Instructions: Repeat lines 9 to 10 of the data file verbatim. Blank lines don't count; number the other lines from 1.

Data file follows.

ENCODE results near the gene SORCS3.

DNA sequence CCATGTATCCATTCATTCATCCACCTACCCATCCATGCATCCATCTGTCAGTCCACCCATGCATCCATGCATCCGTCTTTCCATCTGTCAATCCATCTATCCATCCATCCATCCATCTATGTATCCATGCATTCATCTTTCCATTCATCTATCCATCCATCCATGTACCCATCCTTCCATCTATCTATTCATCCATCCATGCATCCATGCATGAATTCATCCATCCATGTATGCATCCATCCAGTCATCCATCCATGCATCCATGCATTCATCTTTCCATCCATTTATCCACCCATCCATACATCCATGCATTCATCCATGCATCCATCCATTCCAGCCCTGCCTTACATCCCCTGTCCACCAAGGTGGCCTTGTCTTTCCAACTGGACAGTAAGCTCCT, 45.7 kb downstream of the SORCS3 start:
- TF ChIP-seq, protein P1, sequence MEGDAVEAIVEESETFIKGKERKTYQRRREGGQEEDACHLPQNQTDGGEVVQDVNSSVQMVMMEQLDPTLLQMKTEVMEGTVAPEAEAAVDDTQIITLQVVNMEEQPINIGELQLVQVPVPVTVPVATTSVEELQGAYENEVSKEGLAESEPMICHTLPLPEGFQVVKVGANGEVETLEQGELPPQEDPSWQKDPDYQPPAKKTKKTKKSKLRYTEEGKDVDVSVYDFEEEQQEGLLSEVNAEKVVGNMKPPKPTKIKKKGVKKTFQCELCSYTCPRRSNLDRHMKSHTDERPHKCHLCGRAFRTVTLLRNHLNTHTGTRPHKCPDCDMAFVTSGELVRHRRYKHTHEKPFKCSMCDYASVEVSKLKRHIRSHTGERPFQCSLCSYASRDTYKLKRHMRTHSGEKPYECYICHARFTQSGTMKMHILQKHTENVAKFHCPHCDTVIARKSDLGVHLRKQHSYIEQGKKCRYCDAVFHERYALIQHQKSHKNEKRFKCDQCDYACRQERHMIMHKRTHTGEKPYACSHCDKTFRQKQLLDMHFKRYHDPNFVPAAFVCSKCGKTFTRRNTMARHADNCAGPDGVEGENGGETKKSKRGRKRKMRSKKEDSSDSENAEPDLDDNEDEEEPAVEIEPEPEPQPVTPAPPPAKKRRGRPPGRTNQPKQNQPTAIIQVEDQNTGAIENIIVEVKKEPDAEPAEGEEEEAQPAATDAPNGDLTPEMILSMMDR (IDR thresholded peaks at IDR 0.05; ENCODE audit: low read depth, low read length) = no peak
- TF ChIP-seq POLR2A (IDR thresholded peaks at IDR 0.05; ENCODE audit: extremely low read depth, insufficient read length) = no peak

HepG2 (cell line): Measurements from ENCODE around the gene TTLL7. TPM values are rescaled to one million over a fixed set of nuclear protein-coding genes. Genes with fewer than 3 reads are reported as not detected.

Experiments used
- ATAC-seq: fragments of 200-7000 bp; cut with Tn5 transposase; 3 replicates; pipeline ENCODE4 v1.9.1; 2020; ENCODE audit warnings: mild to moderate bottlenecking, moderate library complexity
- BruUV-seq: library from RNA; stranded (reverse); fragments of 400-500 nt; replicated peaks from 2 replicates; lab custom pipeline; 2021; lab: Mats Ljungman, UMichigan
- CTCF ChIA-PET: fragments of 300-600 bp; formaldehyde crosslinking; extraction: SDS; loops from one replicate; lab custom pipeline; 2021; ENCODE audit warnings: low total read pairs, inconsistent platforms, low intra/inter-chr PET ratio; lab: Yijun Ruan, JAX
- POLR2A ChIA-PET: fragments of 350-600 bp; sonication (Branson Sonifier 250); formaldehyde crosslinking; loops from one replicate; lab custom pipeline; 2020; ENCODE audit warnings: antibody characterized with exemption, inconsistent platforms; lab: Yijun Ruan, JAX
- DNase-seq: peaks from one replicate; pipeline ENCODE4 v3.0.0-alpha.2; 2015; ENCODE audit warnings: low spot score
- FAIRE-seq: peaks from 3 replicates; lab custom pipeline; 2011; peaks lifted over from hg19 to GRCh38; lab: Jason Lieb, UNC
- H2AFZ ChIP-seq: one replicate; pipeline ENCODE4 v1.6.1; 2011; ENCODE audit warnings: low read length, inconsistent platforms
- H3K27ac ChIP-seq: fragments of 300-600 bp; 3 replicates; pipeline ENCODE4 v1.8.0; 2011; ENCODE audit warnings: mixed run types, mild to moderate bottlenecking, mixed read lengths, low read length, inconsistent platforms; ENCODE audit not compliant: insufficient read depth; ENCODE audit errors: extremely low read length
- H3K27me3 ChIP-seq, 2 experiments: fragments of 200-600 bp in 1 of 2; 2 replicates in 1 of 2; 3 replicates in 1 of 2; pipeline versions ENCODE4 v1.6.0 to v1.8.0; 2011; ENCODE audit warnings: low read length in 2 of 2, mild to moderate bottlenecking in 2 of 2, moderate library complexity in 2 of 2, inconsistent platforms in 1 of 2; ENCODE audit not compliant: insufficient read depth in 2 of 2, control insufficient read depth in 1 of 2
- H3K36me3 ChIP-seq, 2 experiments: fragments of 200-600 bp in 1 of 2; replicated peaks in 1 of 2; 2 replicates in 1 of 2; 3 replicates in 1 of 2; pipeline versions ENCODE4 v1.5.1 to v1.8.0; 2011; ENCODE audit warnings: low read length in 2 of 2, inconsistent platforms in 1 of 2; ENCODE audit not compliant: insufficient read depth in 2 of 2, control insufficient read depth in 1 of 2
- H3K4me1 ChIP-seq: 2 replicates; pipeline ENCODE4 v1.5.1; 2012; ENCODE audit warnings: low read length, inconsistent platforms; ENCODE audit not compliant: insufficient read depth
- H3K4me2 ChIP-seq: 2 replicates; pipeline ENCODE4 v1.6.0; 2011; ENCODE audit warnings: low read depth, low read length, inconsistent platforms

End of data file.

- CTCF ChIA-PET: fragments of 300-600 bp; formaldehyde crosslinking; extraction: SDS; loops from one replicate; lab custom pipeline; 2021; ENCODE audit warnings: low total read pairs, inconsistent platforms, low intra/inter-chr PET ratio; lab: Yijun Ruan, JAX
- POLR2A ChIA-PET: fragments of 350-600 bp; sonication (Branson Sonifier 250); formaldehyde crosslinking; loops from one replicate; lab custom pipeline; 2020; ENCODE audit warnings: antibody characterized with exemption, inconsistent platforms; lab: Yijun Ruan, JAX